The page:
- 1. NEEDS ANALYSIS
- Identify specific job performance skills needed to improve performance and productivity.
- Analyze the audience to ensure that the program will be suited to their specific levels of education, experience, and skills, as well as their attitudes and personal motivations.
- Use research to develop specific measurable knowledge and performance objectives.
- 2. INSTRUCTIONAL DESIGN
- Gather instructional objectives, methods, media, description of sequence of content, examples, exercises, and activities. Organize them into a curriculum that supports adult learning theory and provides a blueprint for program development.
- Make sure all materials, such as video scripts, leaders’ guides, and participants’ work-books, complement each other, are written clearly, and blend into unified training geared directly to the stated learning objectives.
- Carefully and professionally handle all program elements – whether reproduced on paper, film, or tape – to guarantee quality and effectiveness.
- 3. VALIDATION
- Introduce and validate the training before a representative audience. Base final revisions on pilot results to ensure program effectiveness.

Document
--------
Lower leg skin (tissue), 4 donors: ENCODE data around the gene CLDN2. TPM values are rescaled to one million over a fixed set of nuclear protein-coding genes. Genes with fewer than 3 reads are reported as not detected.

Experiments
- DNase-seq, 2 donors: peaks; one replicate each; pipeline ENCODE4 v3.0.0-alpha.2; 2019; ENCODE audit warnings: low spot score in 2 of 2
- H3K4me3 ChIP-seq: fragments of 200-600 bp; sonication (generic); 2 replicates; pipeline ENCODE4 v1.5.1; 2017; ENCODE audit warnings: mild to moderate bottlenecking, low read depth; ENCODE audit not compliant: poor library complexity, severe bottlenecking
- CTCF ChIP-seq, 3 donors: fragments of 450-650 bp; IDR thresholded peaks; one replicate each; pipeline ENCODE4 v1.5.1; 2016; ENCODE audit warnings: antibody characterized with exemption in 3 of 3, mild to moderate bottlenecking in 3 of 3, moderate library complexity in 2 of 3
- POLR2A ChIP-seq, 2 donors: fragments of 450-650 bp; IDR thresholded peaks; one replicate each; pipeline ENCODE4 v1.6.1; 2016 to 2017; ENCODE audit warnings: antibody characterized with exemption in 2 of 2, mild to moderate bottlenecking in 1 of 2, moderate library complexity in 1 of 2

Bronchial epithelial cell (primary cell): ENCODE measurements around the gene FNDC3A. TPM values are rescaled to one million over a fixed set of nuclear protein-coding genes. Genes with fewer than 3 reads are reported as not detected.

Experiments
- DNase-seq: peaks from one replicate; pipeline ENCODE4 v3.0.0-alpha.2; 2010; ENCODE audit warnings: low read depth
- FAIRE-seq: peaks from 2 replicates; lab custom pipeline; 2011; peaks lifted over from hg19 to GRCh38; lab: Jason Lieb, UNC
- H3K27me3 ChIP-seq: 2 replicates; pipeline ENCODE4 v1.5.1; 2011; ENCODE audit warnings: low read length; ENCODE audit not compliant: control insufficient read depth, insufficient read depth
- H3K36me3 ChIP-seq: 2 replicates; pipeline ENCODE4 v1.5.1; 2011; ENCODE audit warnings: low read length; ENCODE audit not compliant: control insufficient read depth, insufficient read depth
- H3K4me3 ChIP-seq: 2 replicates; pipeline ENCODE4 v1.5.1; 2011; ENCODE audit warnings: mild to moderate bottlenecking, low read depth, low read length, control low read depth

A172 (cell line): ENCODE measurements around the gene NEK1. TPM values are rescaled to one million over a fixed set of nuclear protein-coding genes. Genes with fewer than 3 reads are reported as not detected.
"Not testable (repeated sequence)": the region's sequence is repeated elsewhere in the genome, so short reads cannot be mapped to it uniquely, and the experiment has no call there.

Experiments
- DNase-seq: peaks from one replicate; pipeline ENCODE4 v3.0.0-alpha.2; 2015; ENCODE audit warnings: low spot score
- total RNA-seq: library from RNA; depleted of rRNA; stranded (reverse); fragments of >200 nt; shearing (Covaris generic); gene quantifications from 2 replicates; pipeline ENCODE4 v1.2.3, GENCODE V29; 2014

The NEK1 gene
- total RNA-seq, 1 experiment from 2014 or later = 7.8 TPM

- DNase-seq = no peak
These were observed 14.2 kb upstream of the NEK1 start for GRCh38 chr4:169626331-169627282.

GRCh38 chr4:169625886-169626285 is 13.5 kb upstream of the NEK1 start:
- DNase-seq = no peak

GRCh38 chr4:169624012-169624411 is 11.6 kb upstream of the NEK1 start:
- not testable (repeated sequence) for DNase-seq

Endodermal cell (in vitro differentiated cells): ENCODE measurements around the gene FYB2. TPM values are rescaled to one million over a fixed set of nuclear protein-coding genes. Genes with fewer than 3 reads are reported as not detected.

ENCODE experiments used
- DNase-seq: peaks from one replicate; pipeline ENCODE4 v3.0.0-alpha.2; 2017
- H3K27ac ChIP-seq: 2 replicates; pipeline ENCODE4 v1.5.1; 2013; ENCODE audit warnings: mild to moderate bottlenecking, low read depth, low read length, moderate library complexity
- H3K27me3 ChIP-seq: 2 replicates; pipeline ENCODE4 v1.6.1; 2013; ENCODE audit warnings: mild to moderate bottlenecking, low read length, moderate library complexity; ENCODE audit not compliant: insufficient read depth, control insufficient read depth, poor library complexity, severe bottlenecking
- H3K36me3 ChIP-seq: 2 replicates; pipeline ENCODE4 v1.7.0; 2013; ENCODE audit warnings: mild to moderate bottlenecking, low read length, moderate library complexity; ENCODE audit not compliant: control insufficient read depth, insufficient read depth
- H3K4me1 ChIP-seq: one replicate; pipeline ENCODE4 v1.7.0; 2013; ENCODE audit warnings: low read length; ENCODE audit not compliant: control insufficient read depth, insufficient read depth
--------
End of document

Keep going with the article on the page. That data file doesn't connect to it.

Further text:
- 4. IMPLEMENTATION
- When applicable, boost success with a train- the –trainer workshop that focuses on presentation knowledge and skills in addition to training content.
- 5. EVALUATION AND FOLLOW UP
- Assess program success according to:
REACTION – Document the learners’ immediate reactions to the training.
LEARNING – Use feedback devices or pre- and posttests to measure what learners have actually learned.
BEHAVIOR – Note supervisors’ reactions to learners’ performance following completion of the training. This is one way to measure the degree to which learners apply new skills and knowledge to their jobs.
RESULTS – Determine the level of improvement in job performance and assess needed maintenance.
Human resource management, gary dessler, florida international university. eighth edition, international edition. Prentice hall international, inc.
Chapter 7, training and developing employees, page 251